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USDA Secretary wants national GMO labeling

Tom Vilsack says labeling program would help with consumer concerns

By Diego Flammini
Assistant Editor, North American Content

In the debate over whether or not there should be a national GMO labeling program in the United States, USDA Secretary Tom Vilsack offered support for such an initiative.

At the Commodity Classic in New Orleans on March 4, Vilsack said that Congress needs to act swiftly to establish a national GMO labeling program to prevent individual states from coming up with their own GMO labeling rules.

The labeling bill would need 60 votes to pass; Vilsack said he’s confident the bill would receive the required support and President Obama would sign off on the legislation.

Tom Vilsack

“Congress needs to act, and they need to act in the very, very short term,” he said according to Hoosier Ag Today. “It’s going to be important to avoid the kind of chaos that could ensue if we have 50 different states developing their own labeling requirements, or individual companies deciding to establish their own individual company’s label requirements.”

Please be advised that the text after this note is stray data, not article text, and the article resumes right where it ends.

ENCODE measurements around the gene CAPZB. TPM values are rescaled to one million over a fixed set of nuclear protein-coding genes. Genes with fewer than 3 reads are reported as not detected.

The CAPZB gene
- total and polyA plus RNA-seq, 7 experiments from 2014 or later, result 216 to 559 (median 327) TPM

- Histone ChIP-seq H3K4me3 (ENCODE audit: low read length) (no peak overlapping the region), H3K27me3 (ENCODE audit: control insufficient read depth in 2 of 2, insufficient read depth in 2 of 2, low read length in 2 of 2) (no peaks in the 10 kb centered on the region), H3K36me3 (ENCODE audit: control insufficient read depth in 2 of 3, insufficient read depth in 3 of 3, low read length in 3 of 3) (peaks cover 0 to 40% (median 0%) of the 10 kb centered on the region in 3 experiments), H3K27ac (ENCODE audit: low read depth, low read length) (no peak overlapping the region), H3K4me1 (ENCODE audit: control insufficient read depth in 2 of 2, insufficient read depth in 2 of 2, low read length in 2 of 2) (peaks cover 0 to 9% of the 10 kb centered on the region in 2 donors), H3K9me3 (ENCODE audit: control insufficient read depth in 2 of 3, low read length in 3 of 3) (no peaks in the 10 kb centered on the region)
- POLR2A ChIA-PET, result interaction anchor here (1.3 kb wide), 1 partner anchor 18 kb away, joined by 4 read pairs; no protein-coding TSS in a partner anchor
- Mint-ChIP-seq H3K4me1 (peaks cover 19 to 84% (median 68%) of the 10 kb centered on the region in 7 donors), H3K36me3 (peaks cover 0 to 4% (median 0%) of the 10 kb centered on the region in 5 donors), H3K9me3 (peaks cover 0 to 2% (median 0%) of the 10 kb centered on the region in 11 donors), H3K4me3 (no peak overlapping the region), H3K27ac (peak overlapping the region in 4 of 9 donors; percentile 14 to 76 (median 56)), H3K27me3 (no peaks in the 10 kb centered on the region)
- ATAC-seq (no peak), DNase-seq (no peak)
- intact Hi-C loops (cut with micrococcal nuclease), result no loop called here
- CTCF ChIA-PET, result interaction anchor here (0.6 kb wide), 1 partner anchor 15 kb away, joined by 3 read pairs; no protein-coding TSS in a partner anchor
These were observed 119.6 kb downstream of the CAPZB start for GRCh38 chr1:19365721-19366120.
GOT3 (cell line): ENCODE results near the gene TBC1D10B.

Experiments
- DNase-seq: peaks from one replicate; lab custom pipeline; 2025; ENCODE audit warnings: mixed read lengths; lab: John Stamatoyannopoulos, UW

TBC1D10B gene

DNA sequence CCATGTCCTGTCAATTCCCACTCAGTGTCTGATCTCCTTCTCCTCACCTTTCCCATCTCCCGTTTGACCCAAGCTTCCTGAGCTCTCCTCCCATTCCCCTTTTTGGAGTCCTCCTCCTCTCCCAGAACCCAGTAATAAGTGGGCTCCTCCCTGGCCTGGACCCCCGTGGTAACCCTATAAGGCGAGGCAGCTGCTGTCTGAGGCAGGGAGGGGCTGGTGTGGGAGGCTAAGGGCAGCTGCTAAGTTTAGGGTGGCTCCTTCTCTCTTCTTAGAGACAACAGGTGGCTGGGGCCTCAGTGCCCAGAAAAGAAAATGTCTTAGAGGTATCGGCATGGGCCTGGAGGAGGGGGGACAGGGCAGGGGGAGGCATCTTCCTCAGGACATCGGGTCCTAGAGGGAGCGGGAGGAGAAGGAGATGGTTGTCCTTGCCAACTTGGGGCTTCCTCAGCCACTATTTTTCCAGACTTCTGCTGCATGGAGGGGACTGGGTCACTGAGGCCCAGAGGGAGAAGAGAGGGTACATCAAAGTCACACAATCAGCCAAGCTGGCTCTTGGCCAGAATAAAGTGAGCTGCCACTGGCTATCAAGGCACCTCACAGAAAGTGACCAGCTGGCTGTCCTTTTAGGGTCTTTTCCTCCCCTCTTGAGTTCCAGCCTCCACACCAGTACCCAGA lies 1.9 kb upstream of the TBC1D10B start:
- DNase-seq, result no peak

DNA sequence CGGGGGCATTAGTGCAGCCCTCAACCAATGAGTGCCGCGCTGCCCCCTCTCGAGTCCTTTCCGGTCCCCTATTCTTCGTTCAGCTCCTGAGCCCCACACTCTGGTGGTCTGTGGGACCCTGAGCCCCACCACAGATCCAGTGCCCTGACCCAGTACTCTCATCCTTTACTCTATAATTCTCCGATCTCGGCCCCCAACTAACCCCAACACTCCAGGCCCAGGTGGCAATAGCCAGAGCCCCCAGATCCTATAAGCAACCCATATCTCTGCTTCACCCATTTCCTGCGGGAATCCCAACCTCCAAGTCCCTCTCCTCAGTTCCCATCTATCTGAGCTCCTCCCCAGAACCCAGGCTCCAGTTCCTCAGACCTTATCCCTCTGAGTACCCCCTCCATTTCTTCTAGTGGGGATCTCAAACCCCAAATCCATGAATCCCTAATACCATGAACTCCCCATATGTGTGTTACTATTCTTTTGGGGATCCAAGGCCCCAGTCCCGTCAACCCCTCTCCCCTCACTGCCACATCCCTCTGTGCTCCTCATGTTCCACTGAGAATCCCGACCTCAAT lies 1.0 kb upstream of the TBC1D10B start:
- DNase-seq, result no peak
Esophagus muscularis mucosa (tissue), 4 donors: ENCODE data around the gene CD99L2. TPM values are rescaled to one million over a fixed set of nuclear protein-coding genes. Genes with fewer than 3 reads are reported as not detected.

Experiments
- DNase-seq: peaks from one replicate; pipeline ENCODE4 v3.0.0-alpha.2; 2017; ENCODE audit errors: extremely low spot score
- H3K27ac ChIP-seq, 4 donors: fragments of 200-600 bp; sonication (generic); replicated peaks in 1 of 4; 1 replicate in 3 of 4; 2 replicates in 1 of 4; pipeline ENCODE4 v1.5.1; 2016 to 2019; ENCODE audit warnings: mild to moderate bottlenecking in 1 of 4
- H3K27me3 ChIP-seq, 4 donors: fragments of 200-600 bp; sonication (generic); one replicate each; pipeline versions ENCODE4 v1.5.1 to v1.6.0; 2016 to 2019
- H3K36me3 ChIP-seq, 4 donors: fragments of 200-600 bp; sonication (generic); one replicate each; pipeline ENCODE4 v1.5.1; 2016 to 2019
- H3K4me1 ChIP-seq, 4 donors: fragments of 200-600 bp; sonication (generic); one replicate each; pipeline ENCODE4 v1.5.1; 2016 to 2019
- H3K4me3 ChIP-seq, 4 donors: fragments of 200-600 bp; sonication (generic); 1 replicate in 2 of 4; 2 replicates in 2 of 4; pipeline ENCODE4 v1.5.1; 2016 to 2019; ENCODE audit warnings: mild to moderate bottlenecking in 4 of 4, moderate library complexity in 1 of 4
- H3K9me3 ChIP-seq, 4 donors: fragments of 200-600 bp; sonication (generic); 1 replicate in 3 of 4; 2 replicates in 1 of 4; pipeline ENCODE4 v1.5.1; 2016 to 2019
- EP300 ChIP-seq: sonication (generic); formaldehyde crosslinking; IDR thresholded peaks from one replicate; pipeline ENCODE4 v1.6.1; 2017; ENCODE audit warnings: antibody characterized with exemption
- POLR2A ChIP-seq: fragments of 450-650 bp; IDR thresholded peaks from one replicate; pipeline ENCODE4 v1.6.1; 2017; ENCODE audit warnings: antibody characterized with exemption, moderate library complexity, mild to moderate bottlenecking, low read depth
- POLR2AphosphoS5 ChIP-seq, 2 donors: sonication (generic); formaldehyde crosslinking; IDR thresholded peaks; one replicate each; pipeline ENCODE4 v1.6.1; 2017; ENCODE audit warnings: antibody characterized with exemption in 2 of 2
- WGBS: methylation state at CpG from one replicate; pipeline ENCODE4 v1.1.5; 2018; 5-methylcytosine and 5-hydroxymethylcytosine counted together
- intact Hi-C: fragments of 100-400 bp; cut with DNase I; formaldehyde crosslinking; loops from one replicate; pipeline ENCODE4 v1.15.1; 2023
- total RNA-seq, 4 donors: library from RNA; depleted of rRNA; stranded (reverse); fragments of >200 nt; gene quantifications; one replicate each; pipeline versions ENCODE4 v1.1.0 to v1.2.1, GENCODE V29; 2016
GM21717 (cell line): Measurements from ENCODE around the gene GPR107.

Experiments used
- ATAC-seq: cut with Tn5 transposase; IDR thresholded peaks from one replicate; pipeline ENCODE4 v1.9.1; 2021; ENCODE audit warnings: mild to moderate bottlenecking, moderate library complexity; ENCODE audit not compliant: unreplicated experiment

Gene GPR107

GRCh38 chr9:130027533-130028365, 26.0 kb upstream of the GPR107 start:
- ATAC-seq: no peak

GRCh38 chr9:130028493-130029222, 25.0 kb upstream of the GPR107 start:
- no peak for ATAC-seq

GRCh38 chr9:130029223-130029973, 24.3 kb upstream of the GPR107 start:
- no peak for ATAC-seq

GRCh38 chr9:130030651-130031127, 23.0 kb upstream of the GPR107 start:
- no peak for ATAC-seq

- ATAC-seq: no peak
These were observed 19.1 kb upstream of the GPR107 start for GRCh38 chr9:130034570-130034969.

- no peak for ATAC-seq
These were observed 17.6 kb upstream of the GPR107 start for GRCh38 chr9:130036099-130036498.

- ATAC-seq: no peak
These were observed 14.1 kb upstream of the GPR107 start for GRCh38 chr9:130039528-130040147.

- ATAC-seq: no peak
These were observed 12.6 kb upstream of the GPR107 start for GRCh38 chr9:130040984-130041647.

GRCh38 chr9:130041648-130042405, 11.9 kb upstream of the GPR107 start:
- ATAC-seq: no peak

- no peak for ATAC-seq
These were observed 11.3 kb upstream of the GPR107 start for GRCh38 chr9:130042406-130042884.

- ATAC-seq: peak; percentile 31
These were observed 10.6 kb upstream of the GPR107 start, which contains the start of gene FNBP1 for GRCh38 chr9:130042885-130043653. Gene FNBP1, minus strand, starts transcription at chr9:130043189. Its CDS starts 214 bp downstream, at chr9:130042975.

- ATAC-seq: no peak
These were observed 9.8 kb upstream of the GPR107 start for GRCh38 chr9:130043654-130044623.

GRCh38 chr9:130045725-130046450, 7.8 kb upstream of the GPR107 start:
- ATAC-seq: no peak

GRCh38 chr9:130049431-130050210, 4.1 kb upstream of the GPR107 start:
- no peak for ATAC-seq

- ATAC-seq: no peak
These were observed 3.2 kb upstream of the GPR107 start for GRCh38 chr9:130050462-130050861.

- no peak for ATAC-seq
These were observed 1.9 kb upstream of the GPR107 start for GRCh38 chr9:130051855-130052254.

If the national GMO labeling bill isn’t passed by July, Vermont would be the first state in the United States with its own labeling laws.

Vilsack said all parties involved with food production need to launch an educational campaign to help calm the concerns of consumers when it comes to GMO crops.

“I’m here today to say very unequivocally they are safe to consume,” he said. “There is no risk associated with them and we need to make that clear to the consuming public.”

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